My final conclusion is: Table Splitting in Entity Framework is a really good technique especially for legacy databases, where you cannot change the schema. Thanks to it, you can split columns of a single database table on two distinct entities, loading the less-used data only when needed. If you are not working with legacy database you should consider if a standard two tables approach is preferable, especially because you can also store the less-used table in other filegroup placed on slower disks. With the emerging trend of SSD, it is not uncommon to have server instances with 250 Gb of high Speed SSD and much more space on standard mechanical disks (much slower). Being able to decide where to place the data is a key factor in system where the speed is critical.

Gian Maria.

Entity Framework 4.1 – Querying objects

Part 1: First Steps
Part 2: Managing Relations
Part 3: Collection Relations

In the first three parts of this little tutorial I showed how easy is to save objects to database with EF 4.1 code first approach, now it is time to understand how to retrieve objects from the database.

Querying objects from database is really easy in EF, because you have full LINQ support; as an example suppose you want to retrieve all warriors with a name that contains a particular search string.

   1: using (var db = new BattlefieldContext())

   2: {

   3:     List<Warrior> searchResult = db.Warriors

   4:         .Where(w => w.Name.Contains("am"))

   5:         .ToList();

   6:     foreach (var warrior in searchResult)

   7:     {

   8:         Console.WriteLine("Found warrior:" + warrior.Name);

   9:     }

  10: }

Ad you can see you are expressing the query against the object model, you are in fact asking for all warriors whose name Contains the string (“am”). If you analyze the LINQ query you can notice that I used the method System.String::Contains but Entity Framework Profiler shows the real query issued to the database.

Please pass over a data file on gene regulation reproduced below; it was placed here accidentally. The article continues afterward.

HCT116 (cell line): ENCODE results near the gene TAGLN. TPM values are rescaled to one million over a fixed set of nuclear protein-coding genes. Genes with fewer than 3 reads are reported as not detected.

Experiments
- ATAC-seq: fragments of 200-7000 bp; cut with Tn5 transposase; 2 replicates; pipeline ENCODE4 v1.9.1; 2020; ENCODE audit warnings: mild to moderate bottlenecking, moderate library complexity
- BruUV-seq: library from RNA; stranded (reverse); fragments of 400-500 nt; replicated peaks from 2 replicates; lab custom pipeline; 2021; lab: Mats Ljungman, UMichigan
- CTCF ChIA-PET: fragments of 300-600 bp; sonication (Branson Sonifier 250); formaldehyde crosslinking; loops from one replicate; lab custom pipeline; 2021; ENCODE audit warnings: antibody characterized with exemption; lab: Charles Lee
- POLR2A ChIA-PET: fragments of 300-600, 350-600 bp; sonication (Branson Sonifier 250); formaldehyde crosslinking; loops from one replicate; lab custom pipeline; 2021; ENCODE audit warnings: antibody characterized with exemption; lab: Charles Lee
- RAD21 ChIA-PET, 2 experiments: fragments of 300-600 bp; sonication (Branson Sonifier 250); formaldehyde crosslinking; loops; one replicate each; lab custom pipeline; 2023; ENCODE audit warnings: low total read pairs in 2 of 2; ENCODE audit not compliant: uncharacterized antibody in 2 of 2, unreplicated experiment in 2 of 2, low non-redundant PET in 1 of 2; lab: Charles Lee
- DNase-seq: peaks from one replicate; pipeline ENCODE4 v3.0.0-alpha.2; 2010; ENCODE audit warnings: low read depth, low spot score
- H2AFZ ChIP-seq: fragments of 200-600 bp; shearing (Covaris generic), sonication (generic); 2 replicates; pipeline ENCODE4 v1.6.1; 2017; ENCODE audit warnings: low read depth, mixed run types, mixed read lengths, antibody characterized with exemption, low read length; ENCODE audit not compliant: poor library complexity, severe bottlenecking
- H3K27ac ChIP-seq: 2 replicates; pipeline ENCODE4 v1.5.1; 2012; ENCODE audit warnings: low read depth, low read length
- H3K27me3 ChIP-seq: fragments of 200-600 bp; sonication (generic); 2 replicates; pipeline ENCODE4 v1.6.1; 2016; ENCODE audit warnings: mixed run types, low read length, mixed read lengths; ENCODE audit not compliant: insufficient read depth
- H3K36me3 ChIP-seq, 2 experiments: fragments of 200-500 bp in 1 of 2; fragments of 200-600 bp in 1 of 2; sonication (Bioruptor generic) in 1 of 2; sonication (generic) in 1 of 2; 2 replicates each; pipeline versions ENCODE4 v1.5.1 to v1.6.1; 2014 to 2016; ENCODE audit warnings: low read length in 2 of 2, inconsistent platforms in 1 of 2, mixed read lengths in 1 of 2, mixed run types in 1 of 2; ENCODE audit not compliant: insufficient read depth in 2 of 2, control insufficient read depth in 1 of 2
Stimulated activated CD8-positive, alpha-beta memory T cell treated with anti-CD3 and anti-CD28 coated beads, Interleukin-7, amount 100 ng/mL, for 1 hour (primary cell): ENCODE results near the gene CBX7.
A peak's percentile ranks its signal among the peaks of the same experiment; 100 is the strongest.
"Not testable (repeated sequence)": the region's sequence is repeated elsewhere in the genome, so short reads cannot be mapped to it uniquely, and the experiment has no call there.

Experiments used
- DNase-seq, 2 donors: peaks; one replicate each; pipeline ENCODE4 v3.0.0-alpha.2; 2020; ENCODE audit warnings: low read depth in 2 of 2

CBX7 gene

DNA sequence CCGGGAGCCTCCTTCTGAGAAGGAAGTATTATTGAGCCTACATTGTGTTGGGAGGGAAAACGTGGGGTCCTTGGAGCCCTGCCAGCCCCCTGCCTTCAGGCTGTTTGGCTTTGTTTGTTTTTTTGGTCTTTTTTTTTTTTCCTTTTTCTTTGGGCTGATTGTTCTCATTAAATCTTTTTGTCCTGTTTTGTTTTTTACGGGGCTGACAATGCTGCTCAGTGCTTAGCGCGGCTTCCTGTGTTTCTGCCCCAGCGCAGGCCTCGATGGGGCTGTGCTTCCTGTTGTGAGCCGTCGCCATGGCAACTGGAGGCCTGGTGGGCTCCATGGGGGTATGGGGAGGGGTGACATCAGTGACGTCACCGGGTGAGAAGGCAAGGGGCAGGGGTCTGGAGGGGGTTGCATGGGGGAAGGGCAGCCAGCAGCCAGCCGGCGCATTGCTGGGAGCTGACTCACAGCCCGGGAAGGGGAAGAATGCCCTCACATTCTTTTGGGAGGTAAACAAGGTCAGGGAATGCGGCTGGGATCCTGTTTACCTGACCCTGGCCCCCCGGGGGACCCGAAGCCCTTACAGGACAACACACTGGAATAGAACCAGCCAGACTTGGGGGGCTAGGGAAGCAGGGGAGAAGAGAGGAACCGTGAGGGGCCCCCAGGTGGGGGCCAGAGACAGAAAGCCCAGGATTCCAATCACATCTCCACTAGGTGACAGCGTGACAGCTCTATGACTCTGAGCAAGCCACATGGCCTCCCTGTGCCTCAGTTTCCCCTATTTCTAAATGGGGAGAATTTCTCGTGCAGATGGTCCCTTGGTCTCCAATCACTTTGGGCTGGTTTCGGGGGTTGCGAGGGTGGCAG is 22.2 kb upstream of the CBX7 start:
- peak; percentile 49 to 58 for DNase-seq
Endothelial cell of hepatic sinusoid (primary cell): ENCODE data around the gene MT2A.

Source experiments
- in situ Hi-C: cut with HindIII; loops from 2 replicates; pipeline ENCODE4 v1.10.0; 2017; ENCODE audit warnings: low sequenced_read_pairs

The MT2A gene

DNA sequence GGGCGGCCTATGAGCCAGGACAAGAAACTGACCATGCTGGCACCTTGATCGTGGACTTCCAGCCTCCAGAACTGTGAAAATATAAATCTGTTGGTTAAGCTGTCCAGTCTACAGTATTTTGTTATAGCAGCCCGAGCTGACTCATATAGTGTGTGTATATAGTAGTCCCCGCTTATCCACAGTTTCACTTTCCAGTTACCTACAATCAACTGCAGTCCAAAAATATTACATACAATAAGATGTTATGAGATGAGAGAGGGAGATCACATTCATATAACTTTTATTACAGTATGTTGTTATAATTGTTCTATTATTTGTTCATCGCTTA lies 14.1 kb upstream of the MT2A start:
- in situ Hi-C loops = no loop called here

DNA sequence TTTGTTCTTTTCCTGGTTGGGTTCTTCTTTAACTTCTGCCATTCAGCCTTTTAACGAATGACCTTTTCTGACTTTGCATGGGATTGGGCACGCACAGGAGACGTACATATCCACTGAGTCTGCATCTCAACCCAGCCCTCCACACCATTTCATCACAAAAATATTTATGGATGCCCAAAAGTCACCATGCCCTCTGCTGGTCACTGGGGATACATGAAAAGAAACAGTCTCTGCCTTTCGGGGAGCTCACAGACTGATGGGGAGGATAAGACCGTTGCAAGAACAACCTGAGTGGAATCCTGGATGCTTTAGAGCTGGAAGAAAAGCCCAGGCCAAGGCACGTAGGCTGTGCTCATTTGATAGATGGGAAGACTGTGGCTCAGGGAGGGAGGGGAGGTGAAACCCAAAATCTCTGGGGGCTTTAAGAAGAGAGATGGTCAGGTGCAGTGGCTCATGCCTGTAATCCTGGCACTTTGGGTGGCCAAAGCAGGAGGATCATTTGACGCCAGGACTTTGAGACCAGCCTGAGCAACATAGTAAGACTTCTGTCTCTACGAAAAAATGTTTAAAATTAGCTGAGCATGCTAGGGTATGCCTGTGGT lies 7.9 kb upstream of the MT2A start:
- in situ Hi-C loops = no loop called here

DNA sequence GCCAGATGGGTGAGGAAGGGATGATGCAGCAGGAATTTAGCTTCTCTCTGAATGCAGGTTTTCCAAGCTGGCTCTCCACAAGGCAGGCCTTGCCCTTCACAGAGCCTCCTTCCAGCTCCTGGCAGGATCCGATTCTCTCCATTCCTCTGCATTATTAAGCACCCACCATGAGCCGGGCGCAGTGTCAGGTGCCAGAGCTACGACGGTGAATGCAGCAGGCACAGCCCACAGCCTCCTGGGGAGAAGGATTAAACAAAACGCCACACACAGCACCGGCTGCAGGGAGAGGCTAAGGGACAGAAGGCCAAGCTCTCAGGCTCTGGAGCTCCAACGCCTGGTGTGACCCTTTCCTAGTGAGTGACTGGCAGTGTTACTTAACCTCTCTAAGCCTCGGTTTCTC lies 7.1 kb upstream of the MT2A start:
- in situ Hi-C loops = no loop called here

19-07-2011 16-37-29

Figure 1: The query issued to the database intercepted by Entity Framework Profiler.

This is the real power of LINQ: the original query expressed in terms of Object model gets analyzed from the EF LINQ provider and translated to the equivalent SQL syntax, another interesting feature is that the query returns objects, not a DataReader or some Database related structure. Now look at this other piece of code.

   1: using (var db = new BattlefieldContext())

   2: {

   3:     IQueryable<Warrior> searchResult = db.Warriors

   4:         .Where(w => w.Name.Contains("am"));

   5:  

   6:     foreach (var warrior in searchResult)

   7:         Console.WriteLine("Found warrior:" + warrior.Name);

   8:  

   9:     foreach (var warrior in searchResult)

  10:         Console.WriteLine("Found warrior:" + warrior.Id);

  11: }

This code is really similar to the previous one, but with the only difference that I’m not using ToList() method in the query, instead the result is stored into a IQueryable<Warrior> object. Once the query is created I iterate two times the IQueryable object and the result is that the same query is issued two times to the database. To understand why you need to understand the difference from a Deferred and Non-Deferred operator in LINQ.